“Some problems are so complex that you have to be highly intelligent and well informed just to be undecided about them.”— Laurence J. Peter, Canadian educator (1919 – 1990)
South Africa, like almost every country on the planet, has its fair share of challenges. Our social, cultural and ecological issues are difficult to adequately describe and inherently impossible to solve. Education, financial crises, health care, hunger, income disparity, obesity, poverty, unemployment, and environmental degradation are the obvious. There are many more and there are a large number of groups working on these challenges.
The problem, as we see it, is the underlying system which creates every one of these symptoms. The function — the very serious function of symptoms — is distraction. Symptoms keep us from doing our work. And our work is to fix and/or transcend the entire operating system of our society.
That, as you can imagine, is a non-trivial task. Particularly when you consider that our current operating system is designed for a world of scarcity and competition. At the same time, a world of abundance and collaboration is emerging.
With that complexity as background, we imagine a South Africa in 2030 that has successfully migrated away from outdated social systems.
This grand vision sounds impossibly complex, but only because we haven’t taken Collective Intelligence into account. As a nation, we have never before been able to tap into Collective Intelligence. There are natural forces that challenge collective intelligence, forces that doom projects and make collaboration difficult or impossible.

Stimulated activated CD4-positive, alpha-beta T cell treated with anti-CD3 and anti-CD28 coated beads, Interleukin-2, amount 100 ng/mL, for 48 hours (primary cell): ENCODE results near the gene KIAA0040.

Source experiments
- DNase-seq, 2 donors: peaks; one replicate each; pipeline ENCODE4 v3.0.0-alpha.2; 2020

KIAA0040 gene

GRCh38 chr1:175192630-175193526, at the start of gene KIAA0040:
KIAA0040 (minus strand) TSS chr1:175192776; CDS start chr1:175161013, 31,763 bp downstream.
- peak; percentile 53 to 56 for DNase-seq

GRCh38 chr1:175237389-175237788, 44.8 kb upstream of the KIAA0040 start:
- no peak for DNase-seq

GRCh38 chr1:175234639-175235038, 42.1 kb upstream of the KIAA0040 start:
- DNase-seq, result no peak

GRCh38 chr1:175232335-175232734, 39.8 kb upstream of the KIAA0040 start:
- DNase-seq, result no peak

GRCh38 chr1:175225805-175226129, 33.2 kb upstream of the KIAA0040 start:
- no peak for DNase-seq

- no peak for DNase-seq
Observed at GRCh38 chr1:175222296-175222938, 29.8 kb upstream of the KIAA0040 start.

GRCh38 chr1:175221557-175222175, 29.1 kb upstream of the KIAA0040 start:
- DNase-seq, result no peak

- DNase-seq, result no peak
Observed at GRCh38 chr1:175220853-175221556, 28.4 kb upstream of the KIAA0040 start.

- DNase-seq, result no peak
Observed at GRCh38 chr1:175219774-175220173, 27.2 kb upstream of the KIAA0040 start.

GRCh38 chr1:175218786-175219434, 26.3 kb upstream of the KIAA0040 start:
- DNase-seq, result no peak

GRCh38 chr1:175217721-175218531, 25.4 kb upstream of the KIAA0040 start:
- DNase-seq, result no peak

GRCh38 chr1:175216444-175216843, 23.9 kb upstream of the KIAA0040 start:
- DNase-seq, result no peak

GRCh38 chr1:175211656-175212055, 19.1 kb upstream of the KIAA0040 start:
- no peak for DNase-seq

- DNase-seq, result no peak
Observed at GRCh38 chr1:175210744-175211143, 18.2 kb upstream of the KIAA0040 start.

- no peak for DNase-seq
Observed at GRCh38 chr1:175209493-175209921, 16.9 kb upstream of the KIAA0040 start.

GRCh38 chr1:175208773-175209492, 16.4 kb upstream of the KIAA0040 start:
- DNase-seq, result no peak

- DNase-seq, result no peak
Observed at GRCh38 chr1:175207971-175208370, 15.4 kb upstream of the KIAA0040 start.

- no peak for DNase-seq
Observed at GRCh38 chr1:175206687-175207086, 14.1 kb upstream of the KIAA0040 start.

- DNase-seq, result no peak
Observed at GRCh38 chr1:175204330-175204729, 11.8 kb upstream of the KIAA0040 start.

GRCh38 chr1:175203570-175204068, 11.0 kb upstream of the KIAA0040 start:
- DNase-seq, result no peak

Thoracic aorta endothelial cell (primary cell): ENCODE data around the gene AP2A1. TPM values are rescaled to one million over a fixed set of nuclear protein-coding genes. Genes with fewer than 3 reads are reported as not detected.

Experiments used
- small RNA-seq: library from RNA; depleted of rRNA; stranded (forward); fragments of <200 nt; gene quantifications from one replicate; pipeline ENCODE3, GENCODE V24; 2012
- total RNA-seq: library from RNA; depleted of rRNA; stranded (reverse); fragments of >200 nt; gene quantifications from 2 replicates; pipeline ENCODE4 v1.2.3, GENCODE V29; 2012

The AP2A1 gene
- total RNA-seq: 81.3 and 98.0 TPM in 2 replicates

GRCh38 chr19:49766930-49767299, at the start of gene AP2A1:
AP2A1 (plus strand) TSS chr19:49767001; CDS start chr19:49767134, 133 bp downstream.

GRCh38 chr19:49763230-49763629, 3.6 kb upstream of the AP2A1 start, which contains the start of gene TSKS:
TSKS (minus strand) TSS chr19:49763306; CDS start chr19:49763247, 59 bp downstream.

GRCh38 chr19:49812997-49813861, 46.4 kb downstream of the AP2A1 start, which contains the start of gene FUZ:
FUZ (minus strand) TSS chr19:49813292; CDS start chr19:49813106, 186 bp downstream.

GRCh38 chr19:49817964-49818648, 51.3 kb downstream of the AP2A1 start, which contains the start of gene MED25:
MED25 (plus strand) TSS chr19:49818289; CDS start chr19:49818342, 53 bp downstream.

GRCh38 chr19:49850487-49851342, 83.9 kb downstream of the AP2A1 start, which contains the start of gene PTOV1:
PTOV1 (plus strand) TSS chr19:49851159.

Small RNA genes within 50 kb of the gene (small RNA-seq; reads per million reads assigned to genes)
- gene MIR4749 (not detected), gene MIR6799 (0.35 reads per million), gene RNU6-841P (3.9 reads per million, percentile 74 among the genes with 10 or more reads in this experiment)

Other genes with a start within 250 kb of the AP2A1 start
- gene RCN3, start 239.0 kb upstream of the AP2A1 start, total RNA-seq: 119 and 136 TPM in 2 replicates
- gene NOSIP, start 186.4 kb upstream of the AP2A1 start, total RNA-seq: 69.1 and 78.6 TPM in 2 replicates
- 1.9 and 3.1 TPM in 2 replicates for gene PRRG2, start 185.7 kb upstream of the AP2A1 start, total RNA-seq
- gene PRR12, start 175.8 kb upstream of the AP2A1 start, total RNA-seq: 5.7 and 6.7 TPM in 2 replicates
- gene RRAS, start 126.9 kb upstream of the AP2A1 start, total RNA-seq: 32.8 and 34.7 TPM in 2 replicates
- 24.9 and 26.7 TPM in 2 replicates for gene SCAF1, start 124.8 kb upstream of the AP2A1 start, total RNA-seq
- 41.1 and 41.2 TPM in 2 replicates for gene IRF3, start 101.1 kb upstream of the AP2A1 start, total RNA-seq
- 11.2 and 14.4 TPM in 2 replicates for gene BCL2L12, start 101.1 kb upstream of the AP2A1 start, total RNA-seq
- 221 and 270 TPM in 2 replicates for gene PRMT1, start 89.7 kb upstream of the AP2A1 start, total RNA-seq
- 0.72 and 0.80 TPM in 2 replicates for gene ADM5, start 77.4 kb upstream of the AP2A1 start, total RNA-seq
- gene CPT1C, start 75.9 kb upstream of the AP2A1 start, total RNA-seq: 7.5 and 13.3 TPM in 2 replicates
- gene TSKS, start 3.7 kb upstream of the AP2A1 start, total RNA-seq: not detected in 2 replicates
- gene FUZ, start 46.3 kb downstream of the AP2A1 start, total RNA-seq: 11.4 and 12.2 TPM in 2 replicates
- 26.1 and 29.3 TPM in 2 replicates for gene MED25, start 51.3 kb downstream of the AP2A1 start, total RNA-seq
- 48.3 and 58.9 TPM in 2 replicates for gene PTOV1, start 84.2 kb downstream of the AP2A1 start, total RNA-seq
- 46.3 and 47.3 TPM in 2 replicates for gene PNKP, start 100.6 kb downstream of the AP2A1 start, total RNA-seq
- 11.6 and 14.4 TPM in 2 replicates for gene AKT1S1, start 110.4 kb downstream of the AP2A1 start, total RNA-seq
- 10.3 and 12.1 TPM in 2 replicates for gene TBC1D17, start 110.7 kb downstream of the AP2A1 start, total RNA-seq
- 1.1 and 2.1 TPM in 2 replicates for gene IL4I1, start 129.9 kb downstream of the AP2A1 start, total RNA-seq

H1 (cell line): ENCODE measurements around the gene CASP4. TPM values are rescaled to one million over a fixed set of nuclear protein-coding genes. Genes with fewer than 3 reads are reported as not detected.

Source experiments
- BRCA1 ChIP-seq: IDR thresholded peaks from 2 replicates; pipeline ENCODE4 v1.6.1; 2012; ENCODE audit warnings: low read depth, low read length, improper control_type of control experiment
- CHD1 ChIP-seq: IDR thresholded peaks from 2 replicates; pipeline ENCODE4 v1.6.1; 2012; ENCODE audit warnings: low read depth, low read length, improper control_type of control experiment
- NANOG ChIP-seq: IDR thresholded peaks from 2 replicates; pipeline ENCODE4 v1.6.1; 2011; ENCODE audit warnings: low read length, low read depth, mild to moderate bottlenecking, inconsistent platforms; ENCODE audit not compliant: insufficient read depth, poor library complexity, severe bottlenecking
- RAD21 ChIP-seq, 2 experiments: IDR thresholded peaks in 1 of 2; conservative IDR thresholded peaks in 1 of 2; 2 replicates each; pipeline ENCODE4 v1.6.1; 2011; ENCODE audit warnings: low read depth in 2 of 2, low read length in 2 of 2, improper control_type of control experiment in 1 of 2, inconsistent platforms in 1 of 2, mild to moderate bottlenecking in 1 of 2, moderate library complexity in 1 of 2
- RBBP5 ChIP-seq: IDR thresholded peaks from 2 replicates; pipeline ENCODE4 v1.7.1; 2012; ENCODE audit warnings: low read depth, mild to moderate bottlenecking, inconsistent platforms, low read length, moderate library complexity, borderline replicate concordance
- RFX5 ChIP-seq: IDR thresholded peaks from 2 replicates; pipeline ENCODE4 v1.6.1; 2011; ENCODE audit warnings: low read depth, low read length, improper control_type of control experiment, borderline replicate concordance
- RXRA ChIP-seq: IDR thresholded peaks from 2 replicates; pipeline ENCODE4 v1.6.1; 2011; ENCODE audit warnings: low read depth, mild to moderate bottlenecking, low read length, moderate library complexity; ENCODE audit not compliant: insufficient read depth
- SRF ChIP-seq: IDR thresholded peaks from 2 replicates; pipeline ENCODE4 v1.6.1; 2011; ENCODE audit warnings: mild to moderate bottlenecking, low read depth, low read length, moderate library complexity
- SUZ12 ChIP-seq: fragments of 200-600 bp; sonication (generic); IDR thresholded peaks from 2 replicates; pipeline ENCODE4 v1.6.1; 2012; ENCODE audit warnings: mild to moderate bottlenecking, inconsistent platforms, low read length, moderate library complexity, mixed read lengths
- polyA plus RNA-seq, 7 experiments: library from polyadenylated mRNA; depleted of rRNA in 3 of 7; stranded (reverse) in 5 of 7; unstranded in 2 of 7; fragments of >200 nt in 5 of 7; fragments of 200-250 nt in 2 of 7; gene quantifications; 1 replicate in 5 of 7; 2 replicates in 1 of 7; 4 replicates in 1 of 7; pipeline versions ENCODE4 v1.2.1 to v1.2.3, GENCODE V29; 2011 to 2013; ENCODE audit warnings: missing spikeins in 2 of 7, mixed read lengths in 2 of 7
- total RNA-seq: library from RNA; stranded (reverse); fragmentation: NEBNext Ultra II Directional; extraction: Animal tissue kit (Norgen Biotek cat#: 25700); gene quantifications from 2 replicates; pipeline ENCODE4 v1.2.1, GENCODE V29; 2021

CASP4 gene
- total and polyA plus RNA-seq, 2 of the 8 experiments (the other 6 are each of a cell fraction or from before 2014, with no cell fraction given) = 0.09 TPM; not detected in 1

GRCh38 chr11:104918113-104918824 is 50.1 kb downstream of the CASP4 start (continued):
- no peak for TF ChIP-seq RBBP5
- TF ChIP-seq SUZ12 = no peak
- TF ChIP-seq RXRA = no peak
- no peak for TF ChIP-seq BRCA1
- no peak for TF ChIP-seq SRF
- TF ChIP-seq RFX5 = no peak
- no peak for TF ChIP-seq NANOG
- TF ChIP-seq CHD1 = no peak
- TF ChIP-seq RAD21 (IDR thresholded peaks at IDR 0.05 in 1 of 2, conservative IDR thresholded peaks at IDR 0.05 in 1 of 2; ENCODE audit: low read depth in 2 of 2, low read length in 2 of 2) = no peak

These are the forces of fragmentation.
Fragmentation occurs because our beautifully diverse nation has parties that are all convinced that their version of the problem is correct. Their solution — they believe — is the only way forward.
The antidote to fragmentation is shared outcomes, shared understanding and shared commitment. We will come back to these shared outcomes in a minute.
South Africa’s Heritage
Africa has a 500 year history of exploitation — from her people during the days of slavery and more recently her resources. Our continent’s strategic location and resources are the prize, the African people are the victims and multinational corporations driven by excessive greed are the culprits.
In the 2020s we are witnessing a resurgence of this exploitation — this time under the guise of climate change. In our already fragile economic circumstance, we are being forced to pay an additional R163 billion in taxes (of various forms) every year. This payment is to rectify carbon emissions mainly caused by the North.
[To be continued…]